Hewlett-Packard is close to acquiring IT services company Electronic Data Systems for around US$13 billion, according to a report in the Wall Street Journal .
HP is the largest ICT supplier in New Zealand by revenue, not counting telcos, while EDS is the largest ICT employer.
HP reported local revenue of $602 million in the year to October 2007, while EDS reported $359 million in its latest local report, for December 2006. A merger or buyout, therefore, would create a near $1 billion operation in NZ.
The deal could be announced as early as Tuesday, according to the news report, which cited sources close to the matter.
The acquisition could boost HP's services business.
In statement on its website, HP confirmed it is engaged in advanced discussions with Electronic Data Systems Corporation regarding a possible business combination involving the two companies. "There can be no assurances that an agreement will be reached or that a transaction will be consummated. HP does not intend to comment further until an agreement is reached or discussions are terminated," the statement says. HP has cut a swathe through the ICT industry in the past decade, acquiring Compaq, and many others internationally and the operations of CSC in New Zealand and later Cap Gemini NZ. Even after the merger, however, the combined companies' global services revenue would fall about US$10 billion short of that of IBM, based their figures reported for 2007, said Dana Stiffler, research director with AMR Research.
The market at stake was worth US$672.3 billion worldwide in 2006, a 6.4% increase from 2005 according to a Gartner study released about a year ago. While IBM led the market with about US$48 billion in revenue compared to second-place EDS with about US$21 billion, EDS' 7.6% growth outpaced IBM's 1.8%. HP took in about US$16 billion in services revenue and grew 2.1% between 2005 and 2006.
The deal would strengthen HP's services capability in some areas but not others. EDS would give HP a boost in custom application services and infrastructure management services, but less so in managing packaged applications from the likes or Oracle and SAP, Stiffler said.
"Another thing it wouldn't give HP is a strong business consulting presence, a go-to-market capability where you address operational executives and line of business people as much as the CIO," she said.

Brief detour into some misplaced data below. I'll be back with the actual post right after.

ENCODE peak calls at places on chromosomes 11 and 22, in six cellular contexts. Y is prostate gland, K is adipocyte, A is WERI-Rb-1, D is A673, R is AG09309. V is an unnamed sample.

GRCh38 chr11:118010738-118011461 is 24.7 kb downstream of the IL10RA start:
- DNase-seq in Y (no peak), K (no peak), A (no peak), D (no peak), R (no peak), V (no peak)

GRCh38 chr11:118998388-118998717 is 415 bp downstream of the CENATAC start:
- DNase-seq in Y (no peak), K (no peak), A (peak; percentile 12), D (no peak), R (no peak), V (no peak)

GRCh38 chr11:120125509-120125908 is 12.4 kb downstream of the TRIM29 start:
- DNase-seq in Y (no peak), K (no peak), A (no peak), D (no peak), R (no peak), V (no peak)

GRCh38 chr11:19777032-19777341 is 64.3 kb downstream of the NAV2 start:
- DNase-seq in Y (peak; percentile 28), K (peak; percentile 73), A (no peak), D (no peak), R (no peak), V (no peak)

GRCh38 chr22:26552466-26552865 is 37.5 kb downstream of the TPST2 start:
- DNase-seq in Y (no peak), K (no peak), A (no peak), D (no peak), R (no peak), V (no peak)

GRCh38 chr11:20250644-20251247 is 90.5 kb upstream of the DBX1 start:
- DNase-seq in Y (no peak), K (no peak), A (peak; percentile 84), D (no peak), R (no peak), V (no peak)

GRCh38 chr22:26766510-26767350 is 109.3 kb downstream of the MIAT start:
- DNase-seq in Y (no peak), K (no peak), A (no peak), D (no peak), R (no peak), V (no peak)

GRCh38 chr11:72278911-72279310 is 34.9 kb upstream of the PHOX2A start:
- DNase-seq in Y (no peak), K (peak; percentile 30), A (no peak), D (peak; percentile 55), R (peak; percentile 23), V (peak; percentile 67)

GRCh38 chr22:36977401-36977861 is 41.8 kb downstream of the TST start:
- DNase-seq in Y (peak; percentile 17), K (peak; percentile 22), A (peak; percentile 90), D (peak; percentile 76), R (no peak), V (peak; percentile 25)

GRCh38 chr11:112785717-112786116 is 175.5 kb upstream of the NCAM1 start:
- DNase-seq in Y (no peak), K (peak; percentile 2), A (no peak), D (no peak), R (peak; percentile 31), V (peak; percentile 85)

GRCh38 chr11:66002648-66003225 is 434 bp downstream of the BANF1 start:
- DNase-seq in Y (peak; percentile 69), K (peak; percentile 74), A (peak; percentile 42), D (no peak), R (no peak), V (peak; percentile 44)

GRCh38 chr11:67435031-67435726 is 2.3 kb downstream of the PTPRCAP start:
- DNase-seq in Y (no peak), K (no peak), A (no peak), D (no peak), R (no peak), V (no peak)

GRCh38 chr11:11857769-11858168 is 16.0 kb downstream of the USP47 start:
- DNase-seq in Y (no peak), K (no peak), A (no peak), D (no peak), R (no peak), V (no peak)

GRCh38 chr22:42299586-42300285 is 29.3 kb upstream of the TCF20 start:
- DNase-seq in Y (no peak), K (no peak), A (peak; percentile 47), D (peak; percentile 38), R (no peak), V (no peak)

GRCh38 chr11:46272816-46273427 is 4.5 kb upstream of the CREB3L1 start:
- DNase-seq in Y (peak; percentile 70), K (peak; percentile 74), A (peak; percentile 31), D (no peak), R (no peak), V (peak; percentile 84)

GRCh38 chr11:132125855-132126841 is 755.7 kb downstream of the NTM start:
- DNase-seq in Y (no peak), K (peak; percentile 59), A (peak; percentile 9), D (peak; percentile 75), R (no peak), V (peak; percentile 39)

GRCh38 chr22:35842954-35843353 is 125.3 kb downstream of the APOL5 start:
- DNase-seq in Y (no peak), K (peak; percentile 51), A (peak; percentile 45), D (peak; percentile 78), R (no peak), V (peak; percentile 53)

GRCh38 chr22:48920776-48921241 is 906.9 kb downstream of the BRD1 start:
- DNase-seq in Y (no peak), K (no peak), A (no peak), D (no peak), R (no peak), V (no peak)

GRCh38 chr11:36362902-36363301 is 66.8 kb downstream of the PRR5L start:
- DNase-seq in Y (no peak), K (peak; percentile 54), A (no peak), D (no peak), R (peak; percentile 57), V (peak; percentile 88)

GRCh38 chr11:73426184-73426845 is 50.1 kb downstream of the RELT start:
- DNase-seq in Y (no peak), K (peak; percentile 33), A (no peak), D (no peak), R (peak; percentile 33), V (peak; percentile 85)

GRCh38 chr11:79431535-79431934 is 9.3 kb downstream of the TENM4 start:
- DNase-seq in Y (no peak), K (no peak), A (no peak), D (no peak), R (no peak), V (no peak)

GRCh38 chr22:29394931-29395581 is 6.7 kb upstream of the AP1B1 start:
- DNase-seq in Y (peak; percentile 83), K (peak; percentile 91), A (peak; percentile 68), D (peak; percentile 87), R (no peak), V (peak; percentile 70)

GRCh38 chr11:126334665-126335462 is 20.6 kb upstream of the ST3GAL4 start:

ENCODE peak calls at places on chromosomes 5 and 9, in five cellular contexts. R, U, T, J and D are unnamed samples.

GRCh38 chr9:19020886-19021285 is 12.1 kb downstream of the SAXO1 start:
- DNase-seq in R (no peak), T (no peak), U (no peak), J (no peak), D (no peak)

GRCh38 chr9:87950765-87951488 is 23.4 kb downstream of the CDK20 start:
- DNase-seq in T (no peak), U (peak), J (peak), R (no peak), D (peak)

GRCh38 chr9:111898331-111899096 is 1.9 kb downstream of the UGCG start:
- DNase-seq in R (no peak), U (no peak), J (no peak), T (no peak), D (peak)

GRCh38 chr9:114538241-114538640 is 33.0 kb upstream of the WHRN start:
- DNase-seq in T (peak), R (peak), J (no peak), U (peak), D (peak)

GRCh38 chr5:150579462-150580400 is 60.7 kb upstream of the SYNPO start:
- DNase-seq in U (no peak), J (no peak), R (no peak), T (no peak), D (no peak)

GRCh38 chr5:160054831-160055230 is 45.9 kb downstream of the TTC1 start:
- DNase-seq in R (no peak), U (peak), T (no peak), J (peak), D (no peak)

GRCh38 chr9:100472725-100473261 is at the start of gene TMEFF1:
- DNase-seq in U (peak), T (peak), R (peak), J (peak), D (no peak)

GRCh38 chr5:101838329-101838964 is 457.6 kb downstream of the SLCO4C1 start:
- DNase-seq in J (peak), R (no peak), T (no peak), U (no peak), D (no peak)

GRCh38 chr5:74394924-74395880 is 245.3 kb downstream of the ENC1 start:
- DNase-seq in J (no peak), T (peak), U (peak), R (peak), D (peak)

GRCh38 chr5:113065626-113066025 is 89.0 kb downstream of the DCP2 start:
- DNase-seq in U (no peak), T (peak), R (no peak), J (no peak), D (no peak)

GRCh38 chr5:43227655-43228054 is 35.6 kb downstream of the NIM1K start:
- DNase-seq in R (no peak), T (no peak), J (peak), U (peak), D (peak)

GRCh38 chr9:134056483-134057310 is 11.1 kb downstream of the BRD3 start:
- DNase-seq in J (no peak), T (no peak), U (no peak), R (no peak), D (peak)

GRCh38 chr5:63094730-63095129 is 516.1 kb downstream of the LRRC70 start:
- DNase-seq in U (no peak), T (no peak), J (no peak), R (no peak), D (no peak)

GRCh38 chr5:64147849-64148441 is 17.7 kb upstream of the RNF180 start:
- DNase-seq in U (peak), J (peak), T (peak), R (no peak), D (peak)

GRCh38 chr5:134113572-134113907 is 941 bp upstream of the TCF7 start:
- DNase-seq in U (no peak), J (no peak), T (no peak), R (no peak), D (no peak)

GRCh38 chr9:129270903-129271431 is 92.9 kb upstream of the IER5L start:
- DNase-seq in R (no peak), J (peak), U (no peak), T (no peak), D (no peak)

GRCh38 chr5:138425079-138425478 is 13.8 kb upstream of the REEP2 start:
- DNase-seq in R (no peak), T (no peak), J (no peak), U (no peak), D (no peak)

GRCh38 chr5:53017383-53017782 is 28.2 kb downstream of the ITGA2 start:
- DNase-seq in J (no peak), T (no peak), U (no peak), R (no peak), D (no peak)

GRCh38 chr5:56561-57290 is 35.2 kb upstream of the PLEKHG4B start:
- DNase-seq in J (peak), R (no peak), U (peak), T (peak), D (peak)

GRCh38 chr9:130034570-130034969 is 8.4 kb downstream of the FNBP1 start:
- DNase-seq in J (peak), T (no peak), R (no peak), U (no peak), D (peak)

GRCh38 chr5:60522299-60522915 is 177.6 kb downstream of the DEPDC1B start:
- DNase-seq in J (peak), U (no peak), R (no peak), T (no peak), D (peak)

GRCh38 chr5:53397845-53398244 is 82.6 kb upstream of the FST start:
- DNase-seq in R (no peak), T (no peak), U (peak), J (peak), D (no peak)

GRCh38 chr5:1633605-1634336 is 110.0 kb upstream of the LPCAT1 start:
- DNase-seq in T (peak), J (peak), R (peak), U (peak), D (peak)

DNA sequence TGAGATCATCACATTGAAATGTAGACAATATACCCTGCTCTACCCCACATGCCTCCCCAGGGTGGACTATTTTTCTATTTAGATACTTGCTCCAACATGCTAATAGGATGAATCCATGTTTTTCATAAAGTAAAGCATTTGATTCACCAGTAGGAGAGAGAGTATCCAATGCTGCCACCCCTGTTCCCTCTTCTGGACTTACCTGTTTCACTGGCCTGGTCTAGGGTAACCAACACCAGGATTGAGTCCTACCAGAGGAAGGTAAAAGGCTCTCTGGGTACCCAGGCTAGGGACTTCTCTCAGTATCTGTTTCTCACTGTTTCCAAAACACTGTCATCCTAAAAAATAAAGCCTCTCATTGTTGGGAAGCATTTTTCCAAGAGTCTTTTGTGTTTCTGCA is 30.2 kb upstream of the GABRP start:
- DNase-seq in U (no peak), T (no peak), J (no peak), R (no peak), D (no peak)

EDS may well be open to an acquisition though, according to Stiffler. "I think aligning themselves to HP makes them potentially a more future-focused and viable competitor than they are as a standalone company," she said.
There is a challenge for both companies.
"Both HP and EDS grew up in a traditional world prior to India emerging as a global delivery center," Stiffler said, noting that Indian companies such as Wipro are focused on providing low-cost application development services.
It's a fairly bold move by HP, said Kathryn Hale, research vice president at Gartner.
"That is just amazing. It sounds more than just speculation."
Only HP, which earns US$17 billion in revenue in 2007, has the wherewithal to acquire EDS, which is second in outsourcing revenue at US$22 billion, Hale said. That would make it the second-largest services company in the world, bringing it closer to IBM, which earned US$54 billion in services last year.
HP's services focus mainly on product support and the EDS acquisition could give HP the professional services revenue it would need to be considered a serious threat to IBM, Hale said. HP will also be able to use EDS' global network to expand its services presence, Hale said.
EDS has been struggling recently and HP acquisition would make a difference to both companies, Hale said. In its most recent earnings conference call, EDS talked about layoffs. — Additional reporting by Rob O'Neill, Computerworld NZ